Welcome to the kickoff (or I guess I should say "first pitch") of my 2016 fantasy team previews. I will be breaking down 2016 prospects for the relevant fantasy players on all 30 teams, one team at a time. Check back throughout the offseason for new team previews. Because there are 30 teams to cover in limited time, I have to get started now, even though there will certainly be some trades that move players around and open up larger roles for existing players. Hopefully you can bear with me on those issues and remember that these were written before those trades occurred.
I am starting at the bottom of the standings and working my way up, so, to nobody's surprise, I'm starting with the Phillies. In each team preview, I will attempt to follow the same layout. First, there will be two tables of stats for hitters followed by quick analysis of the most fantasy relevant of those hitters (relevance at my discretion). After that, two tables for the pitching stats and some pitcher analysis. I will then present one breakout player (aka sleeper) and one breakdown player (or bust, if you prefer) for the team. Got it? Ok, let's get started.
|Andres Blanco||2B, 3B, SS*||261||7||32||25||1||1||8.0%||16.9%||0.292||0.360||0.502|
|Odubel Herrera||OF, SS*||537||8||64||41||16||8||5.2%||24.0%||0.297||0.344||0.418|
|Darin Ruf||1B, OF||297||12||30||39||1||0||7.1%||23.2%||0.235||0.300||0.414|
|Cesar Hernandez||OF*, 3B*, SS*, 2B||452||1||57||35||19||5||8.8%||19.0%||0.272||0.339||0.348|
|Cody Asche||3B, OF||456||12||41||39||1||2||5.7%||24.3%||0.245||0.294||0.395|
|Darnell Sweeney||OF, 2B||98||3||9||11||0||2||13.3%||27.6%||0.176||0.286||0.353|
|Name||BABIP||LD%||GB%||FB%||HR/FB||SwStr%||Soft%||Med%||Hard%||ESPN Player Rater**|
*Will lose this eligibility in 2016
**The ESPN player rater is based on a player's standard 5 x 5 category performance relative to average. A score of 0 is replacement level and negative values mean the player is actually hurting your team. Values in the 1-2 range generally are for your worst starting player, unless you are unlucky. There are no positional adjustments, though, so shortstops and catchers will often have very low scores relative to everyone else. It is normalized so that guys with little playing time can be compared to guys that played all year.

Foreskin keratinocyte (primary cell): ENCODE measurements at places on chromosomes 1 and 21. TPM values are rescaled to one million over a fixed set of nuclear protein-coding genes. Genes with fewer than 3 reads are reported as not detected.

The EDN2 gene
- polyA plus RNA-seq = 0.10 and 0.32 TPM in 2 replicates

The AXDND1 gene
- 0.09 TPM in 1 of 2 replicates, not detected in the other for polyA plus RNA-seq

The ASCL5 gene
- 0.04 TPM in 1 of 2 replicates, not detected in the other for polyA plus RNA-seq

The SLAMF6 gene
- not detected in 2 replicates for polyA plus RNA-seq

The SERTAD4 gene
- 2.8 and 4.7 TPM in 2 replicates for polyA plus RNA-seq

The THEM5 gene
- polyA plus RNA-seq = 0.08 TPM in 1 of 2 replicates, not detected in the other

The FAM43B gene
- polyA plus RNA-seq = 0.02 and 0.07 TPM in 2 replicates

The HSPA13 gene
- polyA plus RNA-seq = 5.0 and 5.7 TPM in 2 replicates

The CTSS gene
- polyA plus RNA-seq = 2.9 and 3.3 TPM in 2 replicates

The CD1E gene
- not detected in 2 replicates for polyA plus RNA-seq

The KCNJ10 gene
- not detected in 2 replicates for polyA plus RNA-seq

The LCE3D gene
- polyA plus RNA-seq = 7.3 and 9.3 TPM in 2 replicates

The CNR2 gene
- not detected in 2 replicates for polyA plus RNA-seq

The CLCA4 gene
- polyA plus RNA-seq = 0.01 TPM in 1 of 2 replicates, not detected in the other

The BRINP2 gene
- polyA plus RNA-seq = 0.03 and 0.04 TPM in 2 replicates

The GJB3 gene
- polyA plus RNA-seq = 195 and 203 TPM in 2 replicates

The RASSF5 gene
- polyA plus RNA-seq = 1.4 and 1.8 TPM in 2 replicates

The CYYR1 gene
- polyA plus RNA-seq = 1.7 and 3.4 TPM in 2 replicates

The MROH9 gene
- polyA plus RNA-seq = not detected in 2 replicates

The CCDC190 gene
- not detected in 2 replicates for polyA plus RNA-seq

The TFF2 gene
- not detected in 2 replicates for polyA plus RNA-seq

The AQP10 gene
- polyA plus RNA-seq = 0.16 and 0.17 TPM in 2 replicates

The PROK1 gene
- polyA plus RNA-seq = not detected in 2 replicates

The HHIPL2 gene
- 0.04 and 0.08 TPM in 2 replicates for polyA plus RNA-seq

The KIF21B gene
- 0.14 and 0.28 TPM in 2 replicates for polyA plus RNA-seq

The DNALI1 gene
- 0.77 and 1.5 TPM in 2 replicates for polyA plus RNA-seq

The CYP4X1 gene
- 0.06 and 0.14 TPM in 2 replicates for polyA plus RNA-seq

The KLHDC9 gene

Well, starting at the bottom of the standings means you have to deal with some terrible teams. There is very little fantasy relevance on this roster. Ryan Howard still has some limited value as a corner infielder or in very deep leagues, but he can't hit lefties at all anymore, his OBP is bad, and the Phillies may not keep batting him cleanup. There is nothing particularly unusual about his numbers this year, looking at the advanced stats. He hit a lot of line drives and very few weakly hit balls, but still posted a below average BABIP and a 0.229 average. That's hard to do. It looks like the decline will continue again next year and perhaps get worse.
I'm not a Cody Asche fan, so he won't get any love here. Maikel Franco had a great debut season, but his high % of soft hits and high number of grounders tell me he might regress a little next year and lose some power. Despite that, he is still the best hitter on this team and the most ownable. He is not a top-10 third baseman yet, but is still very young and despite those warning signs of a step back next year, his power has some room to grow if he can start hitting more fly balls.
Watch out for Odubel Herrera. That BABIP isn't going to stay there next year and his value will plummet if his average is something like 0.250. Also, losing shortstop eligibility will kill almost all his value, anyway.
Despite good years, the 2016 Steamer projections don't like Cesar Hernandez, Andres Blanco, or Freddy Galvis. I tend to agree and see regression for all three. I like Darin Ruf as a platoon corner infielder in deep leagues, look at his % of hard hits. He hits the ball hard every time. If he could hit fewer grounders, I could see him with 20 homers.